The "circulating tissue" of the body; the fluid and its suspended formed elements that are circulated through the heart, arteries, capillaries, and veins; b. is the means by which 1) oxygen and nutritive materials are transported to the tissues, and 2) carbon dioxide and various metabolic products are removed for excretion. The b. consists of a pale yellow or gray-yellow fluid, plasma, in which are suspended red b. cells (erythrocytes), white b. cells (leukocytes), and platelets. See also arterial b., venous b. [A.S. blod]
arterial b. b. that is oxygenated in the lungs, found in the left chambers of the heart and in the arteries, and relatively bright red.
cord b. b. present in the umbilical vessels at the time of delivery.
laky b. b. that is undergoing or has undergone laking. See lake (2), laky.
occult b. b. in the feces in amounts too small to be seen but detectable by chemical tests.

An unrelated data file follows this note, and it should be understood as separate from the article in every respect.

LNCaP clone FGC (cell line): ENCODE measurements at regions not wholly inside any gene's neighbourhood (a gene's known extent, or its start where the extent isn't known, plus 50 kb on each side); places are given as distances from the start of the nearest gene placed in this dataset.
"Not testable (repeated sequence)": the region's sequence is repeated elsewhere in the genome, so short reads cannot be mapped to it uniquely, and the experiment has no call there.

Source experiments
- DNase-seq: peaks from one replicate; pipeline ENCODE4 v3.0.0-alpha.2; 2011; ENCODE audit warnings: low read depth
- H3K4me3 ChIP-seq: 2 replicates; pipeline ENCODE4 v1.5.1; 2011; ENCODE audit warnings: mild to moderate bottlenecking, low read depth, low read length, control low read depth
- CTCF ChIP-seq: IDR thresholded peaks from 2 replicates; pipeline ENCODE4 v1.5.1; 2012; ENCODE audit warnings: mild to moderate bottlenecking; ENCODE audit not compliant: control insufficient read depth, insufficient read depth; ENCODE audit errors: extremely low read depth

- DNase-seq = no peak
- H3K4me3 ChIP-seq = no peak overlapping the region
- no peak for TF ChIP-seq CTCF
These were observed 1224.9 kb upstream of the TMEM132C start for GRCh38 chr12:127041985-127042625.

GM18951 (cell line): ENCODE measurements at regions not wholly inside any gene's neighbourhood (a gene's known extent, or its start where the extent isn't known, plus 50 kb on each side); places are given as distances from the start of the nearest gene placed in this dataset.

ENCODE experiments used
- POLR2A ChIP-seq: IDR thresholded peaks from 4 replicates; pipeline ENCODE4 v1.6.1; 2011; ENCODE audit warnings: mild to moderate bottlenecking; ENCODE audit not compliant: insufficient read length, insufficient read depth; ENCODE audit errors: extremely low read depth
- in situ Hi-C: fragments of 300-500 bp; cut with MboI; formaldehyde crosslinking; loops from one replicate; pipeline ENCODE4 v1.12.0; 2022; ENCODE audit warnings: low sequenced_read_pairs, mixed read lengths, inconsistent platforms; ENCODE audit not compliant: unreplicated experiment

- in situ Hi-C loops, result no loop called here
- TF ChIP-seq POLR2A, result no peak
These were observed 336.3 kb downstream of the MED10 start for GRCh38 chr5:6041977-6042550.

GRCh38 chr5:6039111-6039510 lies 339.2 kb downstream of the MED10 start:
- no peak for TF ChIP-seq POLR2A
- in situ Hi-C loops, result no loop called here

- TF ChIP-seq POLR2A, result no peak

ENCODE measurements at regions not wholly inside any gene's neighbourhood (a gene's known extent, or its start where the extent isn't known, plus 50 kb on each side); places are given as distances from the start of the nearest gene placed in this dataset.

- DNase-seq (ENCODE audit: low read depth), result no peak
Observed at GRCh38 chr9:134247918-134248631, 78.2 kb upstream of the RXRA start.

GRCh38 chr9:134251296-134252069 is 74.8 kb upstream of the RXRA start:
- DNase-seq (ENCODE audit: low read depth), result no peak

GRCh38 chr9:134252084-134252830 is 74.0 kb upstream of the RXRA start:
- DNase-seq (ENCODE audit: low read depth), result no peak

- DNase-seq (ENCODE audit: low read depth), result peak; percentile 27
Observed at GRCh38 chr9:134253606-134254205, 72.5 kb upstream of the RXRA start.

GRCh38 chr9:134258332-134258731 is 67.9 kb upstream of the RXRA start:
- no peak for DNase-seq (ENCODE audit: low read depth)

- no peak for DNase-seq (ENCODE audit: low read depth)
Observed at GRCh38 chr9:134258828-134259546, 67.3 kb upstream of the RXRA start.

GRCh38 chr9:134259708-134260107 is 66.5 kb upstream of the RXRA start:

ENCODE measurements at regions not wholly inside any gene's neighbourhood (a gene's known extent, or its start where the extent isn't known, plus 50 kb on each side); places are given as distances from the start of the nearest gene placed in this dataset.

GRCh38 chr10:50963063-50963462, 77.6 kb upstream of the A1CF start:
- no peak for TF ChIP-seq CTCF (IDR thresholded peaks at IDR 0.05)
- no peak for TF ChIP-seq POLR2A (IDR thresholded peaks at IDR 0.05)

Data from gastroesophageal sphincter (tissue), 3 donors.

sludged b. b. in which the corpuscles, as a result of some general abnormal state, e.g., burns, traumatic shock, and similar stresses, become massed together in the capillaries, and thereby block the vessels or move slowly through them.
venous b. b. which has passed through the capillaries of various tissues, except the lungs, and is found in the veins, the right chambers of the heart, and the pulmonary arteries; it is usually dark red as a result of a lower content of oxygen.
whole b. b. drawn from a selected donor under rigid aseptic precautions; contains citrate ion or heparin as an anticoagulant; used as a b. replenisher.
A system of genetically determined antigens or agglutinogens located on the surface of the erythrocyte. Each b.g. is determined by closely linked loci. Because of the antigen differences existing between individuals, b.g.'s are significant in blood transfusions, maternal-fetal incompatibilities (erythroblastosis fetalis), tissue and organ transplantation, disputed paternity cases, and in genetic and anthropologic studies; certain b.g.'s have been supposed to be related to susceptibility or resistance to certain diseases. Often used as synonymous with blood type. See Blood Groups appendix for individual groups: ABO, Auberger, Diego, Duffy, I, Kell, Kidd, Lewis, Lutheran, MNSs, P, Rh, Sutter, Xg, and the low frequency and high frequency blood groups.
private b.g. a b.g. that is known to have occurred in only one family and is traceable to one single person.
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